Three firms that bought crude oil last year from US emergency stockpiles raised concerns about dangerous levels of a poisonous chemical in the cargoes, according to internal Energy Department emails and shipping documents reviewed by Reuters.
Problems with crude quality would make the US Strategic Petroleum Reserve (SPR) less useful in an emergency because refiners would need to spend time and money removing contamination before producing fuel. The reserve is the world’s largest government stockpile, currently holding 665 million bbl.
Hydrogen sulfide (H2S) occurs naturally in crude and natural gas, but oil producers typically decontaminate such products before delivery to buyers. High levels of H2S can corrode refinery parts and pipelines—and can be lethal to humans in gas form.
Authorities in all major consuming countries keep oil in reserve to ensure that they do not run out of crude to refine into fuels if a natural disaster or war disrupts global supplies. The US government established its reserve in 1975 following the Arab oil embargo.
The US Department of Energy oversees the reserve and periodically sells some of its oil at times when there are no emergencies, as it did with the sales that sparked contamination concerns.
Department Spokeswoman Shaylyn Hynes declined to comment about the contamination complaints.
The three firms that raised concerns about high H2S levels were Royal Dutch Shell; Australian bank Macquarie Group; and PetroChina International America, the US trading arm of state-owned energy firm PetroChina, according to the shipping documents, emails provided by the Energy Department in response to a public records request, and a department official who declined to be identified.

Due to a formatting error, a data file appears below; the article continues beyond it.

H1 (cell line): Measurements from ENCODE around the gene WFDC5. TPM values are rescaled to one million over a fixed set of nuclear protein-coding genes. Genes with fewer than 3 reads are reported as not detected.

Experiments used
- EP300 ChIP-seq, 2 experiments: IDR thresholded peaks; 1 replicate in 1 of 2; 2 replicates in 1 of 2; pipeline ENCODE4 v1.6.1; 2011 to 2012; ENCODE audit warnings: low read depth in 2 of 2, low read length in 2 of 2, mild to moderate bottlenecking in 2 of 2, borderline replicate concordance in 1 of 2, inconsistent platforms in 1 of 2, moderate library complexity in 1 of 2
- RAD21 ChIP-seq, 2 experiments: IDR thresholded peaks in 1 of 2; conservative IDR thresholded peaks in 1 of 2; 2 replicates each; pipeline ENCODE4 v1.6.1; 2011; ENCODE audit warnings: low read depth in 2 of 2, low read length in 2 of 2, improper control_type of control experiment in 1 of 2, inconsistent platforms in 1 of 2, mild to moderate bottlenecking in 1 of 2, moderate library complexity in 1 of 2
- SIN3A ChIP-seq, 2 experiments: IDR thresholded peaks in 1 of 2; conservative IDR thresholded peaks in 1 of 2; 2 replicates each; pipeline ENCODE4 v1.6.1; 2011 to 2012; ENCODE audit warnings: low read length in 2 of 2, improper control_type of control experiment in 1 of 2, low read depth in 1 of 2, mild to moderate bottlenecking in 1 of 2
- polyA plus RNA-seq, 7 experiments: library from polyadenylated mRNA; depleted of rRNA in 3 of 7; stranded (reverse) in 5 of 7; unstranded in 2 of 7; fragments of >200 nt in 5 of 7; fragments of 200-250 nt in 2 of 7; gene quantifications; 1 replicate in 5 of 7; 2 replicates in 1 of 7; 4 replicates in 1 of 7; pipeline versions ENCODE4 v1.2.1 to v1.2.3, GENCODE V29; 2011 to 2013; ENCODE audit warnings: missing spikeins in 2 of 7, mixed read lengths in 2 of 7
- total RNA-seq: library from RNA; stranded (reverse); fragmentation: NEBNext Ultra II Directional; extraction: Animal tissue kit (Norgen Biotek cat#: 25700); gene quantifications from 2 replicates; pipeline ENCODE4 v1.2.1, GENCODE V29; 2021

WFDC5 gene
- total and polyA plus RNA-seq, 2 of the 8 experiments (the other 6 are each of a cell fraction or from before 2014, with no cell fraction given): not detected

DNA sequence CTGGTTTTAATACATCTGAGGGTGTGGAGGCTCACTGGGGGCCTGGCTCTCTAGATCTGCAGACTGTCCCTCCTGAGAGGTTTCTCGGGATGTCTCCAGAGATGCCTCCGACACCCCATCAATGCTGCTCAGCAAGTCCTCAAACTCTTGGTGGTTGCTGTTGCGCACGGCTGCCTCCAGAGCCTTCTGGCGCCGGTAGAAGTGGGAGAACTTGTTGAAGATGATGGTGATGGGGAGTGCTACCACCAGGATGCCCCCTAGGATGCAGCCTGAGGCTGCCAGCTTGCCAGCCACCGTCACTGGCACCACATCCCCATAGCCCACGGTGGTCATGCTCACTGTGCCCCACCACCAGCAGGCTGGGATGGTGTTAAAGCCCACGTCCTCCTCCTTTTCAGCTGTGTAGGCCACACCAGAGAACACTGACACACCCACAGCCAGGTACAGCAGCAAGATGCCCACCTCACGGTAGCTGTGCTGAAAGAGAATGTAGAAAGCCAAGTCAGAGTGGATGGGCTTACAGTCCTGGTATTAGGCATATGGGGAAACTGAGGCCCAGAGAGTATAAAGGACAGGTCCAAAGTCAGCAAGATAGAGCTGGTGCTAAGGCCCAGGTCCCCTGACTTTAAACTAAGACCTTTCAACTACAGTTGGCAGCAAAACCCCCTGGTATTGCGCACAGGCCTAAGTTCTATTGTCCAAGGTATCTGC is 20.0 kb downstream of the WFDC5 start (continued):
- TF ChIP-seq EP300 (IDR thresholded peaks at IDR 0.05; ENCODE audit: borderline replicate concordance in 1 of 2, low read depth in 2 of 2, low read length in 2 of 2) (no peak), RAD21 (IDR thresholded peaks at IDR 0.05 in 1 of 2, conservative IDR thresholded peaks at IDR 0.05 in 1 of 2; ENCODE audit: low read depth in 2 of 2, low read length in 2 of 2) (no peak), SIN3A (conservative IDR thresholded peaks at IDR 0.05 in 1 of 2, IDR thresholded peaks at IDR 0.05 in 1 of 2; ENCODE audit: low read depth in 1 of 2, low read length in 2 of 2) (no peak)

The department took responsibility for cleaning the shipment to PetroChina with an additive after it determined in May of last year that levels of H2S were too high, according to the department official. The department disputes tests showing levels were too high in the other two cargoes, the official said.
All three firms bought cargoes of SPR oil stored in an underground salt cavern in Bryan Mound, Texas last year. The oil was pumped from Bryan Mound through pipelines to the nearest oil terminal at Freeport, Texas before being loaded onto ships, according to records reviewed by Reuters and the department official.
In November, Australian bank Macquarie Group bought the third shipment from the SPR and sold it to PetroChina, according to the shipping documents reviewed by Reuters.
The cargo was loaded at Freeport onto a ship called the Stena Sunrise, the documents show.
A testing company named Inspectorate tested a sample from the SPR cargo purchased by Macquarie, according to the documents, and found H2S levels of up to 9,000 ppm.
Inspectorate declined to comment and referred questions to the Energy Department. Macquarie declined to comment.
After the Inspectorate testing, the terminal operator refused to allow workers to perform additional tests out of concern about violating safety regulations, according to the shipping documents.
It is unclear if PetroChina or Macquarie decontaminated the cargo. PetroChina shipped the oil to China, where it arrived on 18 January, according to Thomson Reuters shipping data.
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